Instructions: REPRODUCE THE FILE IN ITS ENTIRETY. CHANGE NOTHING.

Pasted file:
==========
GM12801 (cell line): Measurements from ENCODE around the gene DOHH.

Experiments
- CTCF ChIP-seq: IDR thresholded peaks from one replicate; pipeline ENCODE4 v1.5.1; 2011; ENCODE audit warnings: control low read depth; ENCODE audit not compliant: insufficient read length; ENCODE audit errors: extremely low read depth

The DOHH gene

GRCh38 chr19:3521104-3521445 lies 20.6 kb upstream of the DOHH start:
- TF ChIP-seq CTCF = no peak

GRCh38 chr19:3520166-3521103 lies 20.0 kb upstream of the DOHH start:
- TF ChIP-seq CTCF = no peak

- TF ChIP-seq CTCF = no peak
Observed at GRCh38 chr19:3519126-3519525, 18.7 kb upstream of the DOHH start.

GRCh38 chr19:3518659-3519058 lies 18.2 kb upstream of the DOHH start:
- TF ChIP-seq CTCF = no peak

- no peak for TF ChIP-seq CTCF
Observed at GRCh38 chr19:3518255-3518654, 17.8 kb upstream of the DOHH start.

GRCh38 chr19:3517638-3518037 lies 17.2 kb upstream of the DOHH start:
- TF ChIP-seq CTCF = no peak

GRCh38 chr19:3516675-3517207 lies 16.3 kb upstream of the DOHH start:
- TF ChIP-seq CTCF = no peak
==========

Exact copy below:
GM12801 (cell line): Measurements from ENCODE around the gene DOHH.

Experiments
- CTCF ChIP-seq: IDR thresholded peaks from one replicate; pipeline ENCODE4 v1.5.1; 2011; ENCODE audit warnings: control low read depth; ENCODE audit not compliant: insufficient read length; ENCODE audit errors: extremely low read depth

The DOHH gene

GRCh38 chr19:3521104-3521445 lies 20.6 kb upstream of the DOHH start:
- TF ChIP-seq CTCF = no peak

GRCh38 chr19:3520166-3521103 lies 20.0 kb upstream of the DOHH start:
- TF ChIP-seq CTCF = no peak

- TF ChIP-seq CTCF = no peak
Observed at GRCh38 chr19:3519126-3519525, 18.7 kb upstream of the DOHH start.

GRCh38 chr19:3518659-3519058 lies 18.2 kb upstream of the DOHH start:
- TF ChIP-seq CTCF = no peak

- no peak for TF ChIP-seq CTCF
Observed at GRCh38 chr19:3518255-3518654, 17.8 kb upstream of the DOHH start.

GRCh38 chr19:3517638-3518037 lies 17.2 kb upstream of the DOHH start:
- TF ChIP-seq CTCF = no peak

GRCh38 chr19:3516675-3517207 lies 16.3 kb upstream of the DOHH start:
- TF ChIP-seq CTCF = no peak